Although Tolman and Lewin (cf. Tolman, 1951)conducted most of the original work on expectancy theory as a means of indicating satisfaction, Vroom (1967) is usually credited with the application of the theory within the workplace. Expectancy theory explains how people choose, from various available options, that option which they perceive to be the means of obtaining their goals. It also refers to the perceived probability that effort will lead to good performance and the attainment of desired outcomes. Findings from research by Mosley, Meggins, and Pietri (1993) and Greenberg and Baron (1993) support the expectancy theory. Mosley et al. (1993) maintain that job satisfaction is strongly influenced by the rewards that the individual receives from his or her work. Greenberg and Baron claim that job satisfaction is determined by the degree to which job outcomes, like rewards, match those desired by the individual.
Locke's value theory offers another important perspective on job satisfaction (Locke, 1969), since it links a belief/value system to the experience of, and commitment to, attaining job satisfaction. When people perceive and experience what they are doing as fulfilling, their commitment and productivity increase. This, according to Locke, constitutes job satisfaction.
With these factors in mind, insight can be gained into what constitutes job satisfaction, particularly amongst individuals, as well as amongst groupings of people within certain professions. By understanding the unique individual's motivations and the factors that contribute towards his or her satisfaction, a certain insight is gained in respect of potential needs and lacunae within professional groupings of people.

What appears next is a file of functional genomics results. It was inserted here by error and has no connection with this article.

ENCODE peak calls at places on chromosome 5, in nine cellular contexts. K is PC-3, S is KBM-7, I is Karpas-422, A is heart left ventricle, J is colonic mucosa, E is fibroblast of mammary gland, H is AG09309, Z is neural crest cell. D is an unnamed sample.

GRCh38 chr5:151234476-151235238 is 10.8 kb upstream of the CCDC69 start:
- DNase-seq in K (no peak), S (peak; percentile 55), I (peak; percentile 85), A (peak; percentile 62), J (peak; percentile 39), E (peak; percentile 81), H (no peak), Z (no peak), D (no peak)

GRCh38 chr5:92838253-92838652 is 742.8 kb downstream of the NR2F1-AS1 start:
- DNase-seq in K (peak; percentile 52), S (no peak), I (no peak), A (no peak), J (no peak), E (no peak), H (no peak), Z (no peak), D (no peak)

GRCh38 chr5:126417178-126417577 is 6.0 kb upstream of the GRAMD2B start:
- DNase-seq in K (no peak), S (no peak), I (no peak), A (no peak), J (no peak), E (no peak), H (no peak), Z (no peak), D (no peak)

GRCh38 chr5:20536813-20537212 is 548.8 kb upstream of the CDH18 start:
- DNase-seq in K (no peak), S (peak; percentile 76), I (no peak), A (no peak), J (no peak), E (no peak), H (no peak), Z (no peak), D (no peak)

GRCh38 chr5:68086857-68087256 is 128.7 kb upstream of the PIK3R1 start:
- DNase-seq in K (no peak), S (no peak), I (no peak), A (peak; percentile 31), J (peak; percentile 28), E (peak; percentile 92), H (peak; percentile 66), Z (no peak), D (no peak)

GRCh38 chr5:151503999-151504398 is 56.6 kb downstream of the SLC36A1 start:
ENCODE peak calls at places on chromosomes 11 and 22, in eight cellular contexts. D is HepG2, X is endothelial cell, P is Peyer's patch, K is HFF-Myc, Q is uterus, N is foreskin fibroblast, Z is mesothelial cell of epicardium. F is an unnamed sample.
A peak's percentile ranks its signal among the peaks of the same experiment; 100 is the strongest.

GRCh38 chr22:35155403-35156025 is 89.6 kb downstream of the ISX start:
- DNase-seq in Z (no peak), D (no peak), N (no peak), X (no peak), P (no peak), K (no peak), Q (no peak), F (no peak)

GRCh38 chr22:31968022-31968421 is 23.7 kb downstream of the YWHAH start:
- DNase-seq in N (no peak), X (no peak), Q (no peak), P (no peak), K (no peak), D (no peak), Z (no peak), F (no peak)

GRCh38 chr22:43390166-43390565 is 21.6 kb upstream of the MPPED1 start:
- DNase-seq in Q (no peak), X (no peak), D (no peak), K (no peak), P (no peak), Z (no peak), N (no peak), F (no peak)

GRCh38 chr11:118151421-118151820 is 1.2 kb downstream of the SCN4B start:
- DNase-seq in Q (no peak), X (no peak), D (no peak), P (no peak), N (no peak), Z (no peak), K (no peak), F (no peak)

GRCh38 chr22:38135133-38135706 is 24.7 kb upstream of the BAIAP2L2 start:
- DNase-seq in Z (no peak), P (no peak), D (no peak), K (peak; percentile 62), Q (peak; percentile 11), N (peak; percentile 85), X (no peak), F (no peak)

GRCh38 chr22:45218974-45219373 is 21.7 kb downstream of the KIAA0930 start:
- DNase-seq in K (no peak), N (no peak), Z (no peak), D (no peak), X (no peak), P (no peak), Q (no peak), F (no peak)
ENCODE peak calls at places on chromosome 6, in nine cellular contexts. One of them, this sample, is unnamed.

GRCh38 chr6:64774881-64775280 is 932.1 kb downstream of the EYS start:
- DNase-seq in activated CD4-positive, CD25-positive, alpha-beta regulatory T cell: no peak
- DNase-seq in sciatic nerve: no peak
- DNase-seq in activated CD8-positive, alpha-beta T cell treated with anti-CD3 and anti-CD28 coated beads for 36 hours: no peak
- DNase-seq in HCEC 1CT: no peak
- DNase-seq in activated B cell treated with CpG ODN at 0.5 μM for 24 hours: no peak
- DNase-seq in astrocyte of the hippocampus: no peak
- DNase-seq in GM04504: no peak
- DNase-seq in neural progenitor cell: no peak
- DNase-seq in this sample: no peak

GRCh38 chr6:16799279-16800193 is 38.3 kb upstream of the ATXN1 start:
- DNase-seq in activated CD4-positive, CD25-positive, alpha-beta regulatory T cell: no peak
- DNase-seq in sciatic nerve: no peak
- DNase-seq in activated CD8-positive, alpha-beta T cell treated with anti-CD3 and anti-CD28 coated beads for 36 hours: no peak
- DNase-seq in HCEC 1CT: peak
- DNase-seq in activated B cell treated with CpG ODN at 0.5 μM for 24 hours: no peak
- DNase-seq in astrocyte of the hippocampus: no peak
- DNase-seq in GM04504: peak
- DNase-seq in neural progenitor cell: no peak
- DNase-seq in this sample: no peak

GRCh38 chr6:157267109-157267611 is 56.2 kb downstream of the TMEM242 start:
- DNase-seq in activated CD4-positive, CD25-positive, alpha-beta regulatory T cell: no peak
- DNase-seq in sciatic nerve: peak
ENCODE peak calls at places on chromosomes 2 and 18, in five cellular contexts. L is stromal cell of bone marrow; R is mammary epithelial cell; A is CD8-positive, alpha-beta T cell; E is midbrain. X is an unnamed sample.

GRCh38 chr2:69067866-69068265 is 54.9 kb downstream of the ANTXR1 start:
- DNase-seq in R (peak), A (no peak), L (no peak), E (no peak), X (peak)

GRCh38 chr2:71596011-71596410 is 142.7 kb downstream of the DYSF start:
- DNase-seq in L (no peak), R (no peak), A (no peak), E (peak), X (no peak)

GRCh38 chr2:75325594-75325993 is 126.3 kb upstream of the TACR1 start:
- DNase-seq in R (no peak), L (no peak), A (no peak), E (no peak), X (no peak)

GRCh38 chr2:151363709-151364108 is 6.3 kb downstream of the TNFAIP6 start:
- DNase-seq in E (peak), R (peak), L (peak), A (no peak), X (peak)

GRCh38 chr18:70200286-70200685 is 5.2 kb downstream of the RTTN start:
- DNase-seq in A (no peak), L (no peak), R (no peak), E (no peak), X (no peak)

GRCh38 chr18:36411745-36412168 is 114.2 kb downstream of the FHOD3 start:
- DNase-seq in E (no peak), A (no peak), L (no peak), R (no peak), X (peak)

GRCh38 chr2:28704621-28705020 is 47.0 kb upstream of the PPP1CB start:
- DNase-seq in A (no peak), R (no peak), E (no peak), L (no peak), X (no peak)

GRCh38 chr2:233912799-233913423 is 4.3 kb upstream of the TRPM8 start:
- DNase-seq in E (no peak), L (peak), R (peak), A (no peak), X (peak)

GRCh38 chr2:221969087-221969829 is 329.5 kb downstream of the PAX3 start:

Research specifically pertaining to job satisfaction amongst teachers has recently begun to receive much attention owing to the decrease in popularity and status of the teaching profession as a whole (Gendin & Sergeev, 2002), as well as to the high teacher turnovers recorded in many countries over the past few decades (Buckley, Schneider & Shang, 2005; Kotterman, 2000). Changes in education policies, the children's rights movement and legislation changes have not only seen teachers increasingly becoming the targets of criticism, but have also led to high incidences of burnout and general dissatisfaction among teachers world-wide (Ingersoll, 2001; Tye & O-Brien, 2002). Because of the impact of the constant demands that are made on teachers to produce better results and aim for higher educational objectives, investigations as to the experience of teachers in respect of their work situation have become increasingly necessary.
Although no research has been done on job satisfaction amongst teachers in the Namibian context, trends similar to those recorded in other countries were evident from conversations with teachers in schools in Windhoek. In addition to the common denominators found in most countries regarding job satisfaction, it is widely accepted that the many changes that have taken place in the Namibian educational system, since the country gained independence in 1990, have additionally impacted on these teachers' experience of job satisfaction. Several teachers verbally reported that they experienced these changes as stressful, owing to the rapidity of the changes and the fact that they had not been prepared for the immense impact of these changes, which in turn affected their ability to cope with the new demands. In order to determine whether unique variables, such as the political changes mentioned, geographical isolation, mixing of first and third-world cultures, and the specific needs and expectations of the teachers, played a role, this exploratory study was done, to provide a background against which potentially more detailed research could be conducted.
Factors influencing job satisfaction amongst teachers in African and other countries